The Cost of a Career Break
According to the Center for American Progress, the average American woman who takes a five-year career break to care for a child at age 26 will lose $476,000. That sum covers not just lost income but lost retirement savings and benefits, too. And it works out to 19% of the average woman’s total lifetime earnings. For men, the estimated losses total $596,000, 22% of lifetime earnings.
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Why Career Breaks are Costly
By some estimates, four in ten women and one in ten men will take a career break at some point – usually to care for a child or elderly relative. These career breaks carry high costs, however. While a worker is taking time off he or she is not earning income, not receiving a 401(k) match, not contributing to future Social Security benefits, not claiming benefits like employer-sponsored healthcare and not saving for retirement.
And for today’s young workers, especially those who decide to take a longer career break, the financial consequences of a career break may be even more dire than the roughly $500,000 penalty cited by the Center for American Progress. The 2016 Financial Finesse Gender Gap in Financial Wellness report found that women who take a 10-year early-career break face a retirement savings gap of $1.3 million. Women who take breaks later in their career face a smaller retirement savings shortfall.
Why is taking a break early in your career particularly costly? The younger you are when you take a career break, the higher the share of your earnings you must save after returning to work if you want to meet your retirement savings goals. That’s because taking a break early in your career means you’re not contributing to your retirement accounts during the break and your savings are missing out on valuable compound interest.
The power of compound interest means that front-loading your retirement contributions lets you meet a retirement savings goal more easily. Skip out on saving in your early career and you’ll have to save more aggressively once you return to the workforce.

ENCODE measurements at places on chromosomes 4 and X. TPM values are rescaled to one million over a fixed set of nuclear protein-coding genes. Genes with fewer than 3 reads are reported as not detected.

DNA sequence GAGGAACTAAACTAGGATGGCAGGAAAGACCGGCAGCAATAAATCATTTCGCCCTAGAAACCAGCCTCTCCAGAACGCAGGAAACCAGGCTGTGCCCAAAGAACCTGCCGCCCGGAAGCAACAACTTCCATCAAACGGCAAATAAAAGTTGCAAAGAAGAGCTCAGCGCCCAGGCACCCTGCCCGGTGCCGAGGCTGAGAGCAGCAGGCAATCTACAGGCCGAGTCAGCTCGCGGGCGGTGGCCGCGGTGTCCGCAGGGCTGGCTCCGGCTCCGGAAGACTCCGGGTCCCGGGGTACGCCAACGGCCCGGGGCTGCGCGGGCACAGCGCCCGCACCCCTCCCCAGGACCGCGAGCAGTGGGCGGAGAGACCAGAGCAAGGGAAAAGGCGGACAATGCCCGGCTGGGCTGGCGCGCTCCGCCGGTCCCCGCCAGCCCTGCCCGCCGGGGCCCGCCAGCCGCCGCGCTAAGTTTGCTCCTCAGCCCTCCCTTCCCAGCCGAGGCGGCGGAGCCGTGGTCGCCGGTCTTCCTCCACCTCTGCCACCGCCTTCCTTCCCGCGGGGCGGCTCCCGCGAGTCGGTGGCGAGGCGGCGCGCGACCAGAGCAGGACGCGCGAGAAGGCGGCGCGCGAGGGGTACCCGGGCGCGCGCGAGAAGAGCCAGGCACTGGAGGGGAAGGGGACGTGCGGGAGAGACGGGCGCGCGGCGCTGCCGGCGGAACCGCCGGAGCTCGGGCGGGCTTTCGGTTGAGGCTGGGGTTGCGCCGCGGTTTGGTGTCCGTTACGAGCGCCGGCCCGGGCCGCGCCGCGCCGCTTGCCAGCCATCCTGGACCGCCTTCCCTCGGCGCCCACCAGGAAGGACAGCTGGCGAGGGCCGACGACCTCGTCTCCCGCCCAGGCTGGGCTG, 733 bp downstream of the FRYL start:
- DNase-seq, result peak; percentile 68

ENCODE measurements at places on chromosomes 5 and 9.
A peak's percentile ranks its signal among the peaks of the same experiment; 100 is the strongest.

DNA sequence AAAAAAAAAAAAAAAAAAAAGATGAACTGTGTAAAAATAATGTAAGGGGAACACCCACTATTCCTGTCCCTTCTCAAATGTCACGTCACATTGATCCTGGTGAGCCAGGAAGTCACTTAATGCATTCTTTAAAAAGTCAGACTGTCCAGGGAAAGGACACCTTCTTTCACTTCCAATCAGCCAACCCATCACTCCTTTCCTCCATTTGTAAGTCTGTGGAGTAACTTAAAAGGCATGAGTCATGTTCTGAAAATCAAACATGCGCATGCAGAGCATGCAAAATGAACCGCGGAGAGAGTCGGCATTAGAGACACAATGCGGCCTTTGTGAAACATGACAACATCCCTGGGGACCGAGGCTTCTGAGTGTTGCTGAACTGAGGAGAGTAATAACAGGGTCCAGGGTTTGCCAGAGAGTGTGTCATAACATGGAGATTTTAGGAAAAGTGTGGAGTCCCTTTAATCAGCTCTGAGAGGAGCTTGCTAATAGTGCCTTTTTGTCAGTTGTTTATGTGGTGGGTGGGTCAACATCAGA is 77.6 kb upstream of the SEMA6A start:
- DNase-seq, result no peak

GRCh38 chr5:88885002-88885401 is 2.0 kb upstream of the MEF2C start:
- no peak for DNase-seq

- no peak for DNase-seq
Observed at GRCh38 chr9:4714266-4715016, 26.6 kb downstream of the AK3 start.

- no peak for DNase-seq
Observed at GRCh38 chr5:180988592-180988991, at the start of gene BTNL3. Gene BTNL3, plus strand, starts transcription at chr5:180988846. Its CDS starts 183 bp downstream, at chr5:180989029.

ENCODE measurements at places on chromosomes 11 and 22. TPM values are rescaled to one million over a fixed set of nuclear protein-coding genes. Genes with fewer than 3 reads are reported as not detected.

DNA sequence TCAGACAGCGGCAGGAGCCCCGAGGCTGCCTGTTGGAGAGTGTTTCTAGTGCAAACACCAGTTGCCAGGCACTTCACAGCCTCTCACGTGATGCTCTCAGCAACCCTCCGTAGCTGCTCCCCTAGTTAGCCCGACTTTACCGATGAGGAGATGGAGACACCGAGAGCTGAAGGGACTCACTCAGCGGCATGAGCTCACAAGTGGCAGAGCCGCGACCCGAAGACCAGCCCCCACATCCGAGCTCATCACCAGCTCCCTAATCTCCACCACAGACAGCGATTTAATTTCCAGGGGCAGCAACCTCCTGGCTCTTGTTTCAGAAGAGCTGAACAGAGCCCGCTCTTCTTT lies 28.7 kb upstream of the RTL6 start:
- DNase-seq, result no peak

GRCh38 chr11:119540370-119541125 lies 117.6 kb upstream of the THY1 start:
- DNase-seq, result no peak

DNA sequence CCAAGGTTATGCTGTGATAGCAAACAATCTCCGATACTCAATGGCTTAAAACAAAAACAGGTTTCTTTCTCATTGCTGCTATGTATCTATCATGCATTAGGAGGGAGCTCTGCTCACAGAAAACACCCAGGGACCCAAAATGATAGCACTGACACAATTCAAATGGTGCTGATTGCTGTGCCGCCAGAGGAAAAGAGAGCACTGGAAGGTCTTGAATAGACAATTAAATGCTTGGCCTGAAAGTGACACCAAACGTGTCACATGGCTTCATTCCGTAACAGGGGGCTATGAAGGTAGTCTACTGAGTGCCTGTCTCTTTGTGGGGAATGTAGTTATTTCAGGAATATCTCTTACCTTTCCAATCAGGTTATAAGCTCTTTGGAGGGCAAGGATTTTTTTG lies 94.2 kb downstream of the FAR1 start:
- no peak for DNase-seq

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Preparing for a Career Break
Sometimes, the need for a career break takes us by surprise, particularly when it comes to elder care. But for some people, a career break for caregiving is a predictable event. If you know you want to take a career break, for child care, elder care, travel or any other reason, there are steps you can take to mitigate the effects of that break.
If a career break is in your future, start saving as aggressively as you can as early as you can. And don’t just save the money – invest it. That way, it will compound while you’re taking your career break and continue compounding once you’re back in the workforce and adding to your savings again.
It’s also a good idea to build up your professional network and portfolio before you take your career break. Cultivate professional contacts and compile a portfolio or “brag folder” that you can turn to when you’re ready to jump into a job search after your career break.
This advanced planning is particularly important for women because women are more likely to take career breaks, earn less money while working and live longer (and therefore need more in retirement savings). A 2013 survey by the Pew Research Center found “mothers were about three times as likely as men to report that at some point they quit a job so that they could care for a family member (27% of women vs. 10% of men).” But it’s not just women who face these trade-offs. The same Pew survey found that 47% of all adults (parents and non-parents) say they have cut back on work hours, taken time off from work, quit a job or turned down a promotion in order to care for a child or other family member.
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If you’re on the fence about a career break, it’s worth remembering that most people who take a break to care for a child lose more money during that break than they would have had to pay in child care for the same period. Of course, this isn’t helpful information for those who want to take a career break for the emotional rewards, or who currently lack the funds to cover the high cost of paid childcare. And until the U.S. ends its streak as the only developed nation with no paid parental leave, weighing the costs of a career break will remain a pressing issue for American workers.
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Amelia Josephson is a staff writer covering financial literacy topics at SmartAsset. She holds degrees from Columbia and Oxford. Originally from Alaska, Amelia now calls Brooklyn home.
The Cost of a Career Break